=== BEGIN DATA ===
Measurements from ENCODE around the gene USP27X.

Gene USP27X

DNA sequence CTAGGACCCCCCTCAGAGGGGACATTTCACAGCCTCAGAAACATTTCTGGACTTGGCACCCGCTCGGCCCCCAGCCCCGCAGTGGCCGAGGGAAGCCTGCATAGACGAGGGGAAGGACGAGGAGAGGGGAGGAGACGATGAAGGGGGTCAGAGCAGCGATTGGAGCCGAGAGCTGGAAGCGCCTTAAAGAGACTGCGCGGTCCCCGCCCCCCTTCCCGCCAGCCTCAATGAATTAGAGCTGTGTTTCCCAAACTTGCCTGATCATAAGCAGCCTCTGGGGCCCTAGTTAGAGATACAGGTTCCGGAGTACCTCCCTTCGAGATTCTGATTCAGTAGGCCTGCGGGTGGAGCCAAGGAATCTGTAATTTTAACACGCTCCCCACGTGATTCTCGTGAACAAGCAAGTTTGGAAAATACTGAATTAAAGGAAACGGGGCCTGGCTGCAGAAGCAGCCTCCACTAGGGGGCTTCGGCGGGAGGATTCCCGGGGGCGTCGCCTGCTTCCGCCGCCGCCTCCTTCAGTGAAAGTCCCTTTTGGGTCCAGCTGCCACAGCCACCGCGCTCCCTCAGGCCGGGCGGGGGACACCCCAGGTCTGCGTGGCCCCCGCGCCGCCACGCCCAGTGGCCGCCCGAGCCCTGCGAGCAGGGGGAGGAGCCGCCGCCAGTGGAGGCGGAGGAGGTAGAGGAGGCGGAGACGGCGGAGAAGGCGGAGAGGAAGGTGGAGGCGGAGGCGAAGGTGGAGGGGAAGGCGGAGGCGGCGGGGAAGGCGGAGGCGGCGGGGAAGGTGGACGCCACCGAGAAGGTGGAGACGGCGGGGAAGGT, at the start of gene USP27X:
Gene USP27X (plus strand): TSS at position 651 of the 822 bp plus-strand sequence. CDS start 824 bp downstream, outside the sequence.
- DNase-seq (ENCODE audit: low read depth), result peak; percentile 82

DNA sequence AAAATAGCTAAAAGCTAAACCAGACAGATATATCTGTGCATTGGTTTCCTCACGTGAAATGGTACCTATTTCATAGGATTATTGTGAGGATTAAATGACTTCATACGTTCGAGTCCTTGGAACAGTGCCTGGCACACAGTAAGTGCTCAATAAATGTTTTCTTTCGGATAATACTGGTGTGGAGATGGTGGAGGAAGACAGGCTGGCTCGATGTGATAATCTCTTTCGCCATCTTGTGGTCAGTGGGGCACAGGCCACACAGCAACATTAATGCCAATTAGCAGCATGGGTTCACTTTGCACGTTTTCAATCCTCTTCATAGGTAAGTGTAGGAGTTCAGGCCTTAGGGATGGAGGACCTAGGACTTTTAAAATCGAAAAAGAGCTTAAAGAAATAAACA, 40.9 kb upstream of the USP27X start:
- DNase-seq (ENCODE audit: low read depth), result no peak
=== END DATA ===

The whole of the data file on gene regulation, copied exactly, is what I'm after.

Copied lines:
Measurements from ENCODE around the gene USP27X.

Gene USP27X

DNA sequence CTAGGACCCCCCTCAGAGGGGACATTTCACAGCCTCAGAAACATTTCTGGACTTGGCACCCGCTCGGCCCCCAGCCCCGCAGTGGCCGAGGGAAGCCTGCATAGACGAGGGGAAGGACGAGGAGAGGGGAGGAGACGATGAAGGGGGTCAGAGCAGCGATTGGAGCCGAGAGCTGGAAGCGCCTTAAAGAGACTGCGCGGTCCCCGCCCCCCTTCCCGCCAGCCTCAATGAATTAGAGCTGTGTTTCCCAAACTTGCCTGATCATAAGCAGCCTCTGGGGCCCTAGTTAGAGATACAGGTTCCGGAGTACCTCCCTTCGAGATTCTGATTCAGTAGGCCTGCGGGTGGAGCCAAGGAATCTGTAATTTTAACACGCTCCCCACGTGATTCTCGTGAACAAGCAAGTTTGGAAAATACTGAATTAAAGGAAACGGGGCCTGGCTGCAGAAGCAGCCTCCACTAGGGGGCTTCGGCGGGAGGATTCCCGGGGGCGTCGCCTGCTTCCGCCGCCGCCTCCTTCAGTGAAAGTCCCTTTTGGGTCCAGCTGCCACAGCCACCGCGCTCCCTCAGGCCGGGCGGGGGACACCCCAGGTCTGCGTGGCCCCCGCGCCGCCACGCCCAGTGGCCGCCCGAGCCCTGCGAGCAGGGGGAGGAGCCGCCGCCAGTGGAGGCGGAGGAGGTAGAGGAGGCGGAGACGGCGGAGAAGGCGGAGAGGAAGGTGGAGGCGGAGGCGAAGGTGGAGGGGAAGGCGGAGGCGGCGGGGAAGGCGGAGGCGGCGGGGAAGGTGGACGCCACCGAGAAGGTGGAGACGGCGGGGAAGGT, at the start of gene USP27X:
Gene USP27X (plus strand): TSS at position 651 of the 822 bp plus-strand sequence. CDS start 824 bp downstream, outside the sequence.
- DNase-seq (ENCODE audit: low read depth), result peak; percentile 82

DNA sequence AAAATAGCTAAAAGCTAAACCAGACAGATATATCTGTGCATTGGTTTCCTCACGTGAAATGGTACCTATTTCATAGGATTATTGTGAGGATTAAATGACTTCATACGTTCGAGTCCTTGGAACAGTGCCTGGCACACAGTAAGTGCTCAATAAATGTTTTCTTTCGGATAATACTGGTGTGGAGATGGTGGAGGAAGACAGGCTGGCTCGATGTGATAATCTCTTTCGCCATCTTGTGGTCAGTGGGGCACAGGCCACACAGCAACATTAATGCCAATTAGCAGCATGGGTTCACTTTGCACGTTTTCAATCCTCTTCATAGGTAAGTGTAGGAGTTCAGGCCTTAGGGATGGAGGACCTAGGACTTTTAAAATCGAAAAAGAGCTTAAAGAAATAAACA, 40.9 kb upstream of the USP27X start:
- DNase-seq (ENCODE audit: low read depth), result no peak